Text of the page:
Case Studies of Organizations and Organizational Communication in the Media
Two years ago John Schnatter fancied himself untouchable. He was CEO of Papa John’s, the nationwide pizza chain he founded, and served as its ubiquitous TV pitchman. The business had grown to 5,000 stores and $1.7 billion in revenue, and his fortune tallied some $950 million. “We see news story after news story of CEOs who run companies into the ground,” Schnatter scoffed in his 2016 autobiography, which chronicled the business’ rise.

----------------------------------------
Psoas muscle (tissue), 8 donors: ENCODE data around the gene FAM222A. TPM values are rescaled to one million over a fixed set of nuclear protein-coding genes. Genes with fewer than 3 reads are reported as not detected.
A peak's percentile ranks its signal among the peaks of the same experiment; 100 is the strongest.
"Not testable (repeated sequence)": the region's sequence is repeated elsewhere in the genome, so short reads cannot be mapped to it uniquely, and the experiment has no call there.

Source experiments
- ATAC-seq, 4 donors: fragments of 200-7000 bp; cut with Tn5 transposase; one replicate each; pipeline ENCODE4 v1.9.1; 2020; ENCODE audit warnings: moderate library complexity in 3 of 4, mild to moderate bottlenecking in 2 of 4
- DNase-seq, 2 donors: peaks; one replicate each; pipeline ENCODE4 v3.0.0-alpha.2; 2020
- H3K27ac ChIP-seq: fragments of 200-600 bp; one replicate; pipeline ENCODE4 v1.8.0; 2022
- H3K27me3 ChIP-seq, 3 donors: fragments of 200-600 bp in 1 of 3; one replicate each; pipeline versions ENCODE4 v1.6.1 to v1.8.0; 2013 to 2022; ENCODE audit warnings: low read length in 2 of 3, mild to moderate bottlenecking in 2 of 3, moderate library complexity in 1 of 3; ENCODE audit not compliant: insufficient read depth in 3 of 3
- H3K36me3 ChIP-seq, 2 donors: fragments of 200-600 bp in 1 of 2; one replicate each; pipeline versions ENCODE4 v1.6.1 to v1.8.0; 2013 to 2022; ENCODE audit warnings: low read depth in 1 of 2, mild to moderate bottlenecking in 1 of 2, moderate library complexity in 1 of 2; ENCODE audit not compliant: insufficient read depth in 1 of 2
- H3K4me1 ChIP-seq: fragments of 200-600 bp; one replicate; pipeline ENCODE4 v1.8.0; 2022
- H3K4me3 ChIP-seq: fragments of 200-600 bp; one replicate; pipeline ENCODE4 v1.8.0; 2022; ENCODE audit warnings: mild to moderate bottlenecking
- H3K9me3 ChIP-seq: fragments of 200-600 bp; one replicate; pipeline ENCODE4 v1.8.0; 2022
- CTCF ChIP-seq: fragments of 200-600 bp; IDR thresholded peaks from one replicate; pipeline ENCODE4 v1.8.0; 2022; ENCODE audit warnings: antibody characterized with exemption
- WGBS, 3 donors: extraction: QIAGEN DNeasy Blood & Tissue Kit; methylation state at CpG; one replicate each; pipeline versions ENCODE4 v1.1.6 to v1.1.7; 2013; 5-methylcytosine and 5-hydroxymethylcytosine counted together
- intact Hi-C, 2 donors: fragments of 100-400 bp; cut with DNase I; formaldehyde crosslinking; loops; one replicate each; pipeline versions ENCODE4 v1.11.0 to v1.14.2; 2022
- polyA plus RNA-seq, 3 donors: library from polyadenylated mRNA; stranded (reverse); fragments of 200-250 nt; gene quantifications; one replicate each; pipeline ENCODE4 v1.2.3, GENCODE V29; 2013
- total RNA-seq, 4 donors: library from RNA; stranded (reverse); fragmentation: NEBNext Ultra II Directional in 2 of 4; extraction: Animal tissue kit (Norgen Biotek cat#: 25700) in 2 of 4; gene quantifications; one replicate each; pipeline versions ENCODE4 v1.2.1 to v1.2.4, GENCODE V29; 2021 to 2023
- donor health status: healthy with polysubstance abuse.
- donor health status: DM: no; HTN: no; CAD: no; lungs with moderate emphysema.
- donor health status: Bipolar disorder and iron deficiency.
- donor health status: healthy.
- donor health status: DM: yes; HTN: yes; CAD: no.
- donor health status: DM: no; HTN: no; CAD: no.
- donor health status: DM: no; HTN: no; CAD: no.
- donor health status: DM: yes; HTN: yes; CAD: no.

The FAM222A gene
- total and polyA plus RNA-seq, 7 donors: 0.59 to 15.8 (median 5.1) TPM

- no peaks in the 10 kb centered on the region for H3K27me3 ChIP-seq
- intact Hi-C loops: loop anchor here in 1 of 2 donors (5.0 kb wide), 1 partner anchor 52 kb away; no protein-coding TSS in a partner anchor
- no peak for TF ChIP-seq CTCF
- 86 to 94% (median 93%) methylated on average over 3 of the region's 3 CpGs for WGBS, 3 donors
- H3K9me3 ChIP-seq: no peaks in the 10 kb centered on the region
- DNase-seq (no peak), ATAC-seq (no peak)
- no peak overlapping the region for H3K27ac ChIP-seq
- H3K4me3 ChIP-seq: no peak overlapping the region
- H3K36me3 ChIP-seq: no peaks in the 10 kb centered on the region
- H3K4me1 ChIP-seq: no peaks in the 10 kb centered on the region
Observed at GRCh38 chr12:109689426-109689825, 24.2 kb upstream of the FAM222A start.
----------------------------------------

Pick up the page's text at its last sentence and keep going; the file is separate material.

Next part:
Then Schnatter began to do exactly that. The world already knows of his two biggest flare-ups. Last November, he criticized the NFL’s handling of national anthem protests, calling the whole affair a “debacle.” Papa John’s shares crashed 11% in hours and kept falling, Schnatter lost his CEO title and franchise sales dropped an estimated 5% or more. Then, in July, while reporting this story, Forbes learned that Schnatter had used the N-word and made other controversial remarks on a conference call two months prior… But the problems run far deeper. Based on interviews with 37 current and former Papa John’s employees—including numerous executives and board members—Schnatter’s alleged behavior ranges from spying on his workers to sexually inappropriate conduct, which has resulted in at least two confidential settlements.
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